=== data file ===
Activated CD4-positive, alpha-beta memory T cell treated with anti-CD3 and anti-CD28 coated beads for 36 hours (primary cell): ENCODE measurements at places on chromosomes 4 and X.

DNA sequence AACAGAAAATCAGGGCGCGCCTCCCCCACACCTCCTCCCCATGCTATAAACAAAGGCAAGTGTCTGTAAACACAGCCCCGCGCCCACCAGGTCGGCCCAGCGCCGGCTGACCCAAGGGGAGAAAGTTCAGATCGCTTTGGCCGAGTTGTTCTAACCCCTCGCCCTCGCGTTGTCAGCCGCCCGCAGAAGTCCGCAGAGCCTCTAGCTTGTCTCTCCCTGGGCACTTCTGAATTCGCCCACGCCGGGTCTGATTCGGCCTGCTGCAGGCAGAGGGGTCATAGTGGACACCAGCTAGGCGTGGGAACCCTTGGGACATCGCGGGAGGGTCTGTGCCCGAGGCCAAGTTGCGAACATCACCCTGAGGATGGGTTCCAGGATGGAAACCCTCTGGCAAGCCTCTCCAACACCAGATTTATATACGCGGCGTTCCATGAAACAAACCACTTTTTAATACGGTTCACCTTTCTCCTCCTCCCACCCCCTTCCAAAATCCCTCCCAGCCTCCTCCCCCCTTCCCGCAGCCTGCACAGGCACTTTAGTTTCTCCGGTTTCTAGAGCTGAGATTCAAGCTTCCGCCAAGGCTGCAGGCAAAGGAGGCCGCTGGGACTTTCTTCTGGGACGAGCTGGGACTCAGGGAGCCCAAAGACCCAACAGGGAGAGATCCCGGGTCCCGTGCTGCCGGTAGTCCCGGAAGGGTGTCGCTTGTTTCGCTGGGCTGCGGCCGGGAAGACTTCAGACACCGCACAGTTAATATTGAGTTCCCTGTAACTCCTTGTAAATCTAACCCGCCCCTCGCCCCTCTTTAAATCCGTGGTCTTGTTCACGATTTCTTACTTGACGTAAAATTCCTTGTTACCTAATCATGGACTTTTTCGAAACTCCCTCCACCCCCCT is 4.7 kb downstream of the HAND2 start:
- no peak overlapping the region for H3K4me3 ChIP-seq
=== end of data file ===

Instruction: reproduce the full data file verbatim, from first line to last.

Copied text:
Activated CD4-positive, alpha-beta memory T cell treated with anti-CD3 and anti-CD28 coated beads for 36 hours (primary cell): ENCODE measurements at places on chromosomes 4 and X.

DNA sequence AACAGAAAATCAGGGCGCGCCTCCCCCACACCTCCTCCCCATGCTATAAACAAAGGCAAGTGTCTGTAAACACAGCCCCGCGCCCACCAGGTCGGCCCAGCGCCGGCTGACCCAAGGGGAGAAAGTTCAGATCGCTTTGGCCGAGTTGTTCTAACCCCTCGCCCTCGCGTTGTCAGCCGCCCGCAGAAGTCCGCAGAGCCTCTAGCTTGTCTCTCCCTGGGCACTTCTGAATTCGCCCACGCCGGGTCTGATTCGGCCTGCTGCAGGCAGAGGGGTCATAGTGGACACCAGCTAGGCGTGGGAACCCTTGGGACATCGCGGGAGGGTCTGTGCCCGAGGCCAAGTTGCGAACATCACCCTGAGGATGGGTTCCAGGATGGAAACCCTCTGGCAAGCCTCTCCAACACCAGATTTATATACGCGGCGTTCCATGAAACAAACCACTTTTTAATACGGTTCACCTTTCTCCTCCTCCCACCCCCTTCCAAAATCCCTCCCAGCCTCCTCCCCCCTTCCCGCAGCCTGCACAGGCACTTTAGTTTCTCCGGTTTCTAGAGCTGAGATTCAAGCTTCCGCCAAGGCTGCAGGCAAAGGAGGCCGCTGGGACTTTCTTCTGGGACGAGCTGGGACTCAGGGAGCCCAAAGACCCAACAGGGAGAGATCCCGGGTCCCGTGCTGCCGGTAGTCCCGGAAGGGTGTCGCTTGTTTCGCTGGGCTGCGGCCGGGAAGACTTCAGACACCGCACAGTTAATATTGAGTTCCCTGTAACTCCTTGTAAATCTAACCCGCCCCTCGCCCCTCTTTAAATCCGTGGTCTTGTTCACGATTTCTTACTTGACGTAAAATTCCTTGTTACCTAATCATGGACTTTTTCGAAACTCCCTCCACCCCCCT is 4.7 kb downstream of the HAND2 start:
- no peak overlapping the region for H3K4me3 ChIP-seq